By Richard H. Hunter, M.D., M.Ch., Ph.D., Lecturer in Anatomy, Queen's University, Belfast. Second edition. Cloth. Price, $1.25. Pp. 172, with 39 illustrations. Baltimore: William Wood & Company, 1934.
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The chief object of this little book and others in the same series is to provide a summary of the facts needed by medical students in order to pass the examinations set in Great Britain. It should be useful to others who wish to review the subject for similar purposes. There have been some additions and considerable revision of the first edition. The subject is presented only so far as it helps in the understanding of adult relations and of abnormalities in development. The chief problems of general embryology are outlined (twinning is omitted, however) and the development of the fetal membranes and of the various systems of organs in man are described. Considering the small amount of space available, the author has succeeded admirably with the help of a series of clear simple diagrams. Under the circumstances, ambiguities are unavoidable. Thus the definitions of the chorion frondosum and anencephaly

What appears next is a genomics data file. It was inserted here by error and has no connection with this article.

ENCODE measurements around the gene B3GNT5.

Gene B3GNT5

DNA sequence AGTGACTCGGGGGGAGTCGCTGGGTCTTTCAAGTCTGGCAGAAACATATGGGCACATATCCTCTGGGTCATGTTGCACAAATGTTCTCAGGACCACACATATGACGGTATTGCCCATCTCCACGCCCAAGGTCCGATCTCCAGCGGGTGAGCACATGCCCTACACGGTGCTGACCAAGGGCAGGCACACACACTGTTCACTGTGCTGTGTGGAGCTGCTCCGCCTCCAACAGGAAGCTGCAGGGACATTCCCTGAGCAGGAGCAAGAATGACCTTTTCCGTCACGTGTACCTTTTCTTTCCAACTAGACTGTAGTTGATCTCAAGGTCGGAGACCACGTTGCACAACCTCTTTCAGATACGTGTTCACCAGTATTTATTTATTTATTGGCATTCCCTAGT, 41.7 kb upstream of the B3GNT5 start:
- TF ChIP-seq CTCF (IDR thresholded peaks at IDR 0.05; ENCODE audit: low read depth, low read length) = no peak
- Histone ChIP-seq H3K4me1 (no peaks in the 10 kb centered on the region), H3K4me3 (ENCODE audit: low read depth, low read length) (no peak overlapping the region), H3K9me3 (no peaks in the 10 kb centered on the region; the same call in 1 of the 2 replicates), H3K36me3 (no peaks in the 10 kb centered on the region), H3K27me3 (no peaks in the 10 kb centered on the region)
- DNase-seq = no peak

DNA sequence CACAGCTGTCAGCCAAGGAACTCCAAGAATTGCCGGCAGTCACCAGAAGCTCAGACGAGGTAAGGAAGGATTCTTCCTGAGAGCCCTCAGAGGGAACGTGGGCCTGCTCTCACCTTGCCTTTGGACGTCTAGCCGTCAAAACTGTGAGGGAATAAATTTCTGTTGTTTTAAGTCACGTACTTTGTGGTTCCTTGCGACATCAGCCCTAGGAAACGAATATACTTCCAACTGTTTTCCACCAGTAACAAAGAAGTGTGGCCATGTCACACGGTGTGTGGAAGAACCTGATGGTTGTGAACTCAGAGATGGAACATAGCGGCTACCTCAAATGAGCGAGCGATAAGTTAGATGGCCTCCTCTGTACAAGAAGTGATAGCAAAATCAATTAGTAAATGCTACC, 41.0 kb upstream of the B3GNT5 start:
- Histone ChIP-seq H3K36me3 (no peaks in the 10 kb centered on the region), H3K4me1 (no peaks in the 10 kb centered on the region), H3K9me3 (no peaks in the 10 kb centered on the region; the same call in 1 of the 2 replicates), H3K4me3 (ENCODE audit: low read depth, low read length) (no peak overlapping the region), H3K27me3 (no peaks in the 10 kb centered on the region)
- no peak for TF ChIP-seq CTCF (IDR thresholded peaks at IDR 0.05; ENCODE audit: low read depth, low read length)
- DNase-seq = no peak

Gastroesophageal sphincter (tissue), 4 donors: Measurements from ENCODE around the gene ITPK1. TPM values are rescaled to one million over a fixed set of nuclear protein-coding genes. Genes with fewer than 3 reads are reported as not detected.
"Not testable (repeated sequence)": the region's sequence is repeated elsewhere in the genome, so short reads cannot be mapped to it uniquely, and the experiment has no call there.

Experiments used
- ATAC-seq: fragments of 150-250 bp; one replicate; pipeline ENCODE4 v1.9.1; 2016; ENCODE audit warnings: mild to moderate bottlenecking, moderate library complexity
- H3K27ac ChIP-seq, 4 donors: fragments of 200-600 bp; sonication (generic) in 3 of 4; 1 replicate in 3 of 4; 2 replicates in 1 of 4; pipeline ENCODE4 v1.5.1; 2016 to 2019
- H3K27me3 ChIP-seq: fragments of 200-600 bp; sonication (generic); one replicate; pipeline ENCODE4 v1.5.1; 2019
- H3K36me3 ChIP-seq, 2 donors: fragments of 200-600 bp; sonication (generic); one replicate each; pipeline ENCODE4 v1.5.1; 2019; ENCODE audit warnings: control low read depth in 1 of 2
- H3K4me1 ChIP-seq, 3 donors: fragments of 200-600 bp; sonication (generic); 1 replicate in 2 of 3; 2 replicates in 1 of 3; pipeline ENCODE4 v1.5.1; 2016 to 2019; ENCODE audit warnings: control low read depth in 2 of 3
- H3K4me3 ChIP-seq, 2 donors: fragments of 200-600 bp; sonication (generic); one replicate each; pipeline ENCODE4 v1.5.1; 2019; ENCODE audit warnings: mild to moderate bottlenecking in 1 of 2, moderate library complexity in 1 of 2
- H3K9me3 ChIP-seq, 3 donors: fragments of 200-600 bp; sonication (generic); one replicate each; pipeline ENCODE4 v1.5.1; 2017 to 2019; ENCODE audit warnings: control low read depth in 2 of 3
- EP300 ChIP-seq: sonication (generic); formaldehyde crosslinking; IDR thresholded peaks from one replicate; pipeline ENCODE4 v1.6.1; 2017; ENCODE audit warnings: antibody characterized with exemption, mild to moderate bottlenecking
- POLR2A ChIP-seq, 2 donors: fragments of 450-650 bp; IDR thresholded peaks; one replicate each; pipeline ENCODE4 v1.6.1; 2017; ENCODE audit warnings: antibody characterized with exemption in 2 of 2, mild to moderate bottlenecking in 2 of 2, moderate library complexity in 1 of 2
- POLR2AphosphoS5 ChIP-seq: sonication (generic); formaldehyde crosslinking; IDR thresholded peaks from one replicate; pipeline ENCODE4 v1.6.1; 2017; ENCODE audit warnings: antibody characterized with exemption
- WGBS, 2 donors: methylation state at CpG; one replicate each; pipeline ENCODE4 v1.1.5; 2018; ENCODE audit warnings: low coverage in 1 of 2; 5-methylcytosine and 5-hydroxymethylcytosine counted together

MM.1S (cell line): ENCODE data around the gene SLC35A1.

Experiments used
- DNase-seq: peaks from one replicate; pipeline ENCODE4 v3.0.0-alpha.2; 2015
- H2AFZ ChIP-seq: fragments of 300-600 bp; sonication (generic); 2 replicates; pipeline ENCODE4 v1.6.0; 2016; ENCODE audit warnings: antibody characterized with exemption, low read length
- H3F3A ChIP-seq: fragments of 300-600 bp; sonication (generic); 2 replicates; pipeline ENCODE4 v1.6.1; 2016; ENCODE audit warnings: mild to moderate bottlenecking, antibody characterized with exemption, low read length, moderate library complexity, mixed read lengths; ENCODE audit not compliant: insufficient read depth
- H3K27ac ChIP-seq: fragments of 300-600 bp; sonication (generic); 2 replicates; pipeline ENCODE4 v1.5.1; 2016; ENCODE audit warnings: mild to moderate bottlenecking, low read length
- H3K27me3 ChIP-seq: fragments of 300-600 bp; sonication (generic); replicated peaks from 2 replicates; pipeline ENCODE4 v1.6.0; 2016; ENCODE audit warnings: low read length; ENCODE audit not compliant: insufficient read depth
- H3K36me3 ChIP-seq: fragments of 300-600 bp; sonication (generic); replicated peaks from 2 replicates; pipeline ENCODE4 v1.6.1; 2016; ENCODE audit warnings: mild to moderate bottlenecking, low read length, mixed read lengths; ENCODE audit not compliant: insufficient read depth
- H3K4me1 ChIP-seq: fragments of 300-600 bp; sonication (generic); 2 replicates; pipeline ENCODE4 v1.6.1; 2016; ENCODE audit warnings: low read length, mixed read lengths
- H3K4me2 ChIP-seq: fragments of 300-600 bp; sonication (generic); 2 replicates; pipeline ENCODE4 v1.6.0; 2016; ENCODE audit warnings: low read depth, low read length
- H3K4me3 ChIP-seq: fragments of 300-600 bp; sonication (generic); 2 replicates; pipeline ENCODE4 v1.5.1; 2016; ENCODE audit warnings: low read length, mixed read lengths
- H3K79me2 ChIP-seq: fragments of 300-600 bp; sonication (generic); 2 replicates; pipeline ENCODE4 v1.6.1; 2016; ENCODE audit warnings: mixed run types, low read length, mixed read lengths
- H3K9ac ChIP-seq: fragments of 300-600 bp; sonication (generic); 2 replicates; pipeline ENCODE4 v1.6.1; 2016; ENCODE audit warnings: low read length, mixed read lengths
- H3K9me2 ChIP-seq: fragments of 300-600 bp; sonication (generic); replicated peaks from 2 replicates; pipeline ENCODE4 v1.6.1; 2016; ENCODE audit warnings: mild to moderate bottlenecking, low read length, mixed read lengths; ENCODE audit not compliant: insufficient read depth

Aids to Embryology. JAMA. 1935;105(4):306. doi:10.1001/jama.1935.02760300066027